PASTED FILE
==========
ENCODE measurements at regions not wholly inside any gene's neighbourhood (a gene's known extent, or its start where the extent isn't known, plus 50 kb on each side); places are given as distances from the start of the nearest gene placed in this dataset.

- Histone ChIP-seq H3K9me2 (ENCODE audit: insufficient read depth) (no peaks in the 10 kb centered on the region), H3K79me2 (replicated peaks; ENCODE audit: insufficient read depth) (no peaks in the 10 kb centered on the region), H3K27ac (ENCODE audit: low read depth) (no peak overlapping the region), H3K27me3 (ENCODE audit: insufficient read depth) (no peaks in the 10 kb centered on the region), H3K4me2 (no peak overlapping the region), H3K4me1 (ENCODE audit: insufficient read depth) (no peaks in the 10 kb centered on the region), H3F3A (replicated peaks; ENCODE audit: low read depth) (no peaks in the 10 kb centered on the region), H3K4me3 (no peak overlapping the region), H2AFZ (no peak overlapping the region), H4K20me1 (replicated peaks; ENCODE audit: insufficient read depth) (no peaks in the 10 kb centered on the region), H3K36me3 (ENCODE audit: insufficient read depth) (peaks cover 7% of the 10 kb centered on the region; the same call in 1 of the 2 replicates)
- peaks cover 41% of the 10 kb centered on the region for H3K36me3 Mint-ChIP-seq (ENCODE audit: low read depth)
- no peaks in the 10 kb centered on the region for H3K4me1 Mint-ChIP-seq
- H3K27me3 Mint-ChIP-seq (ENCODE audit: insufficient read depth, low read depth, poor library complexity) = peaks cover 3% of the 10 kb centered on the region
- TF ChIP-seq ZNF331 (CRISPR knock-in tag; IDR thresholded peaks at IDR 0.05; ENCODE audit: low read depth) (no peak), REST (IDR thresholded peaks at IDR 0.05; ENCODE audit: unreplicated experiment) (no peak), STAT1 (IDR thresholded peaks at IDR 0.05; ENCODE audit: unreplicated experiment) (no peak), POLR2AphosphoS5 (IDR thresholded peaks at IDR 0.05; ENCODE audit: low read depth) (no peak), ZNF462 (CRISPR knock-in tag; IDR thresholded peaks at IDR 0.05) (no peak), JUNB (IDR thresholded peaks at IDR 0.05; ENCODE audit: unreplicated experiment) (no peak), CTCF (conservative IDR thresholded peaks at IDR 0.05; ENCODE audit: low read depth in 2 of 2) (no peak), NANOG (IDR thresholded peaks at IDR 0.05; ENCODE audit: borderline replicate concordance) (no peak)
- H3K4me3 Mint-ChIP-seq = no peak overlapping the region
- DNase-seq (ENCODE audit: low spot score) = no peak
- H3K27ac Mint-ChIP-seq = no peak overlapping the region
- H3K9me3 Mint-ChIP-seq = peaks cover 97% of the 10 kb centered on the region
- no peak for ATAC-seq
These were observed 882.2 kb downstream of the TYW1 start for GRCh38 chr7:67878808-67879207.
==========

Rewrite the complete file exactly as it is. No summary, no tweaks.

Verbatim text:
ENCODE measurements at regions not wholly inside any gene's neighbourhood (a gene's known extent, or its start where the extent isn't known, plus 50 kb on each side); places are given as distances from the start of the nearest gene placed in this dataset.

- Histone ChIP-seq H3K9me2 (ENCODE audit: insufficient read depth) (no peaks in the 10 kb centered on the region), H3K79me2 (replicated peaks; ENCODE audit: insufficient read depth) (no peaks in the 10 kb centered on the region), H3K27ac (ENCODE audit: low read depth) (no peak overlapping the region), H3K27me3 (ENCODE audit: insufficient read depth) (no peaks in the 10 kb centered on the region), H3K4me2 (no peak overlapping the region), H3K4me1 (ENCODE audit: insufficient read depth) (no peaks in the 10 kb centered on the region), H3F3A (replicated peaks; ENCODE audit: low read depth) (no peaks in the 10 kb centered on the region), H3K4me3 (no peak overlapping the region), H2AFZ (no peak overlapping the region), H4K20me1 (replicated peaks; ENCODE audit: insufficient read depth) (no peaks in the 10 kb centered on the region), H3K36me3 (ENCODE audit: insufficient read depth) (peaks cover 7% of the 10 kb centered on the region; the same call in 1 of the 2 replicates)
- peaks cover 41% of the 10 kb centered on the region for H3K36me3 Mint-ChIP-seq (ENCODE audit: low read depth)
- no peaks in the 10 kb centered on the region for H3K4me1 Mint-ChIP-seq
- H3K27me3 Mint-ChIP-seq (ENCODE audit: insufficient read depth, low read depth, poor library complexity) = peaks cover 3% of the 10 kb centered on the region
- TF ChIP-seq ZNF331 (CRISPR knock-in tag; IDR thresholded peaks at IDR 0.05; ENCODE audit: low read depth) (no peak), REST (IDR thresholded peaks at IDR 0.05; ENCODE audit: unreplicated experiment) (no peak), STAT1 (IDR thresholded peaks at IDR 0.05; ENCODE audit: unreplicated experiment) (no peak), POLR2AphosphoS5 (IDR thresholded peaks at IDR 0.05; ENCODE audit: low read depth) (no peak), ZNF462 (CRISPR knock-in tag; IDR thresholded peaks at IDR 0.05) (no peak), JUNB (IDR thresholded peaks at IDR 0.05; ENCODE audit: unreplicated experiment) (no peak), CTCF (conservative IDR thresholded peaks at IDR 0.05; ENCODE audit: low read depth in 2 of 2) (no peak), NANOG (IDR thresholded peaks at IDR 0.05; ENCODE audit: borderline replicate concordance) (no peak)
- H3K4me3 Mint-ChIP-seq = no peak overlapping the region
- DNase-seq (ENCODE audit: low spot score) = no peak
- H3K27ac Mint-ChIP-seq = no peak overlapping the region
- H3K9me3 Mint-ChIP-seq = peaks cover 97% of the 10 kb centered on the region
- no peak for ATAC-seq
These were observed 882.2 kb downstream of the TYW1 start for GRCh38 chr7:67878808-67879207.